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Old 08-17-2019, 06:07 PM
 
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takin' out: azaleas. we have too many.
puttin' in: mulch. we will decide later.
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Old 08-17-2019, 06:19 PM
 
Location: Wilmington NC
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I'm taking it all out! I just bought a house with an overgrown mess. It harbors RATS!

I've started by selling the 3 koi ponds. They are overgrown and slimy and I can only envision the rats doing the backstroke in there. Quite a bit of work to remove the largest because you have to go up some steps and back down to haul out the stacked stone that was supporting it, and then do it again to fill the hole/cover with fabric/layer with gravel.

I plan to have a clump of bamboo the size of a VW Bus taken out professionally. Then we're going to add a retaining wall and groom the remaining azaleas and hydrangeas.

I'm going to 'grow' a patio out my back door so rats have less foliage to hide in, and I'm having gutters installed to keep water away from the foundation of the house.

I plan to put beds around the perimeter of the yard so there is less lawn (aka weeds). Vegetables on the sunny side in the spring. And I may have a small oak tree removed because as much as I love deciduous trees, a giant oak is not what I'm going for. That is about all I will have time for this fall!

We've had a week straight of rain and another week forecast, so it's getting to be like Jumanji up in here!
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Old 08-17-2019, 06:21 PM
 
Location: Wilmington NC
5,760 posts, read 5,413,079 times
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Quote:
Originally Posted by turkeydance View Post
takin' out: azaleas. we have too many.
puttin' in: mulch. we will decide later.
Blasphemy! No such thing as too many azaleas!
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Old 08-17-2019, 09:03 PM
 
2,118 posts, read 799,301 times
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Quote:
Originally Posted by Stagemomma View Post
I'm taking it all out! I just bought a house with an overgrown mess. It harbors RATS!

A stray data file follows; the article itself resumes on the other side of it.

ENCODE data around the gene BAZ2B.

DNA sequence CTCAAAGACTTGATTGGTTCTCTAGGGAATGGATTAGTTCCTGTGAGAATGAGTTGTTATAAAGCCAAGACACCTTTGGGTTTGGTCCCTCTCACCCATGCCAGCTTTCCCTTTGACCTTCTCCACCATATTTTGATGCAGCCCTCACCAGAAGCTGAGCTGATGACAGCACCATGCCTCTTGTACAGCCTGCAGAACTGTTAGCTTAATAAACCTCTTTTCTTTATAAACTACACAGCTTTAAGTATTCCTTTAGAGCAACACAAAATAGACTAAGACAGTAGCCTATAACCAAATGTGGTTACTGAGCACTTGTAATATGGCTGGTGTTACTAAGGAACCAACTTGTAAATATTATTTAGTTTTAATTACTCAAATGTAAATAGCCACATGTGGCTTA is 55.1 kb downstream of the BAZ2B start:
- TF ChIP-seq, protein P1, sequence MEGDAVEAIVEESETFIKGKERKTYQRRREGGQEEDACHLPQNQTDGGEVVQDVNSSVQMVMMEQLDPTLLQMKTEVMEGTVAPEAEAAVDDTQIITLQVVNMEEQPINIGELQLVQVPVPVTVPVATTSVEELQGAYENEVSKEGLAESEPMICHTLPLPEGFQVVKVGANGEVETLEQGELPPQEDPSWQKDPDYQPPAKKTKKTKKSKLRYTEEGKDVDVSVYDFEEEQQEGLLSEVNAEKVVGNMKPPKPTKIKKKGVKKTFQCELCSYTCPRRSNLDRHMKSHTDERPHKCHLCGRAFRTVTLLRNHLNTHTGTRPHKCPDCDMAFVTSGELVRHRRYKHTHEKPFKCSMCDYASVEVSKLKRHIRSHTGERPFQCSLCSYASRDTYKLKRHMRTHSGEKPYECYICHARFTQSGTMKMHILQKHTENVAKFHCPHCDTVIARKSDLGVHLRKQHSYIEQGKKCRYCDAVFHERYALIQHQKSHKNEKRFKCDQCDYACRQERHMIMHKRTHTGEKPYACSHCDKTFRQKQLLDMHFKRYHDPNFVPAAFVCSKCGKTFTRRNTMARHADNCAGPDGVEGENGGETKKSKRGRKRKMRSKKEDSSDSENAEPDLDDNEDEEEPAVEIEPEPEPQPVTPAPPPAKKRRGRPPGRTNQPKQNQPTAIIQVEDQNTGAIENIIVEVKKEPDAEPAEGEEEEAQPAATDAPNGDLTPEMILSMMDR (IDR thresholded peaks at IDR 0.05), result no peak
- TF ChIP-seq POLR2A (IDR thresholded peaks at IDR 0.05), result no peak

....

I'm going to 'grow' a patio out my back door so rats have less foliage to hide in


And I may have a small oak tree removed

All excellent steps (take it from someone who bought a house that was discovered to have a rat problem) but there's one thing to AVOID doing. Do not have any bird feeders anywhere near your house. Best practice is none at all anywhere in the yard, actually. Bird feeders are rat-and-mouse "fine dining." You don't want a restaurant like that anywhere near your house. Hopefully your next door neighbors don't have bird feeders either.

Hardscaping near the house is an excellent idea; ideal is to keep 3 ft clear of vegetation all around the foundation. Also remove the oak, for sure: Rats just love acorns.

Examine the house's foundation and make 100% certain there are no openings through which rodents can gain access. Rats only need a 1/2" opening. Mice only need 1/4" but they will enlarge a smaller one with their teeth if need be.

Former owners of our house had plant material close to the house, several bird feeders, multiple oak trees, and various small openings (barely noticeable unless examined closely, and remember: rats can and do climb) on the exterior such as under siding, around windows and doors, small cracks around foundation, etc. The result: rodents living inside the walls and ceiling of the finished basement. The amount of acorns, nuts and seeds that was cached behind the drywall was staggering. Truly nightmare inducing. THe entire basement had to be professionally gutted and sterilized. It cost $$$$. No clue about all this before we bought the place, it was discovered after purchase. A real horror show. Prevention is the key!
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Old 08-18-2019, 06:45 AM
 
Location: Near the Coast SWCT
71,409 posts, read 53,854,742 times
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Quote:
Originally Posted by gentlearts View Post
What are you taking out, or putting in for fall?
For first time in 10 yrs I'm planning on putting new bulbs in the ground. I saw Spring bulbs displayed at Lowes and it reminded me.


Also planning on putting in a tree where the lightning hit the Blue Spruce.
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Old 08-18-2019, 07:05 AM
 
Location: Coastal Georgia
38,400 posts, read 47,281,770 times
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Quote:
Originally Posted by Cambium View Post
For first time in 10 yrs I'm planning on putting new bulbs in the ground. I saw Spring bulbs displayed at Lowes and it reminded me.


Also planning on putting in a tree where the lightning hit the Blue Spruce.
I miss spring bulbs so much. Here in GA the winter is not long/cold enough, I guess. No bulb I’ve planted has ever been seen again.
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Old 08-18-2019, 08:41 AM